As Mike Matheny reflects on the postseason, his thoughts consistently return to Game 5 of the NLCS.
By B.J. RAINSFS Midwest
ST. LOUIS – Barely two days after being eliminated with a Game 7 loss to the San Francisco Giants, Cardinals manager Mike Matheny couldn't help but turn on the TV Wednesday night to watch Game 1 of the World Series.
And when he saw Giants lefty Barry Zito fool the Tigers like he did his powerful offense a few days earlier, he couldn't help but feel a little bit better about what had happened.
After all, it was Zito who provided the turning point in the NLCS when he came out of nowhere to shut out the Cardinals on just six hits in 7 2/3 innings in Game 5. Despite using a fastball that hovered around 85 MPH, Zito sent the series back to San Francisco where the Giants ultimately completed the comeback.
"It was almost a little more reassuring watching Zito stick it to those guys too," Matheny said Wednesday during an end of season chat with reporters at Busch Stadium. "Because we're watching it and you guys are watching it and you're watching the radar gun thinking how is this happening? But he was making quality pitches and he's not making that many mistakes.
"That Game 5 was real pivotal."
Matheny spoke with reporters in his office for nearly 45 minutes Thursday, reflecting on a disappointing finish to what will ultimately be remembered as a successful season.
The Cardinals led the Giants 3-1 in the series before losing the final three games and by a 20-1 margin to fall just short of a second straight trip to the World Series.
"Proud of how they competed," Matheny said of his team. "There were plenty of ups and downs. It was kind of hard to get your hands around how to classify this team because you saw flashes of brilliance and then times like how we ended the last three games where you just scratch your head.
"We're going to obviously try to address through the winter what could potentially be done to get a little more consistency, to bring that brilliance out a little more often, but overall, I couldn't have been any more pleased with how they went about their business."
But as Matheny talked, the conversation kept coming back to Game 5. The Cardinals were at home, needing a win to advance to the World Series, against a pitcher who had become a shell of his previous Cy Young winning self.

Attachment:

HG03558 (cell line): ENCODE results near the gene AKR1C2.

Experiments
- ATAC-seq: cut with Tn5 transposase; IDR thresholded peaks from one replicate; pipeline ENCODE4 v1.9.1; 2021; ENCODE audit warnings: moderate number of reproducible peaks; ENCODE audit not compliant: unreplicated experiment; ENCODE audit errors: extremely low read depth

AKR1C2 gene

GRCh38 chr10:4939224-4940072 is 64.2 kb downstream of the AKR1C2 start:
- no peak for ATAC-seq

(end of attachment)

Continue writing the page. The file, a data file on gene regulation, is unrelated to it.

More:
With the Giants best two pitchers, Ryan Vogelsong and Matt Cain, waiting to start for the Giants back in San Francisco in Games 6 and 7, the Cardinals knew they were better off taking care of business at home and not having to travel west.
"We've had trouble with Vogelsong so we knew that was going to be a tough battle," Matheny said. "That's not our message as we're talking to the guys, we're saying, ‘This is our game, lets do this, we've hit this guy in the past, a long time ago,' and then realizing that Game 7 is just Game 7.
"I think that Game 5 was a turning point for certain, because you could just see the frustration on everybody, knowing it was right there to be able to put it away and be able to do it at home and your not facing Cain, Lincecum, Vogelsong, but that's the way this game works."
The beginning of the end came for the Cardinals in the second inning of Game 5, when they put runners at second and third base with no outs for No. 7 hitter Dan Descalso. When just putting the ball in play probably gives the Cardinals the lead and the momentum of the home crowd, Descalso struck out.
After the Giants walked Pete Kozma, pitcher Lance Lynn hit into a double play to end the inning. Instead of busting the game open, the Cardinals were left scoreless. And the Giants capitalized with four runs just two innings later to take the lead – and eventually the series.
"We had opportunities like we had all season long and that's what it all came down to, that big hit," Matheny said. "If somebody gets that big hit there's a good chance Zito is chased from that game. We get the bases loaded there, strikeout, double play. We get a big hit and put up some runs and I guarantee their bullpen is hot.
"Danny came through so many big times this postseason and the September stretch, you know that guy can do it. It's just a tough game."
Asked about not changing up his lineup late in the series despite a number of his players struggling at the plate, Matheny said, "You could try to panic and throw a different bunch of guys in there but that whole stretch we had in September and October, we were really riding a few guys and while you're doing that, your bench is going really stale to where you cant expect them to come in in a big situation and be productive.
"Because we stuck with that lineup so long and it was being so productive, we really tied our hands to who we could use at that point. It hurt us, but you could also argue fact that we had to do what we had to do to get us where we were."
The Cardinals inconsistent offense returned at the wrong time, combining with a suspect defense and poor starting pitching to form the perfect storm in the final three games.
But in a season where the Cardinals moved on from Albert Pujols and transitioned from Tony La Russa to Matheny, finishing one win shy of the World Series is nothing to be ashamed of.
Despite how much it stung to not finish the job.
"We were sitting here going into Game 5 in a really nice spot and you cant help but think about that could be us right now," Matheny said of the World Series. "But guess what? When we were playing Game 1 of the NLCS, there were a whole bunch of teams saying that could be us."
Summing up the season, Matheny added, "Grateful, but not content by any means. I think that's probably the same feeling that all our guys have."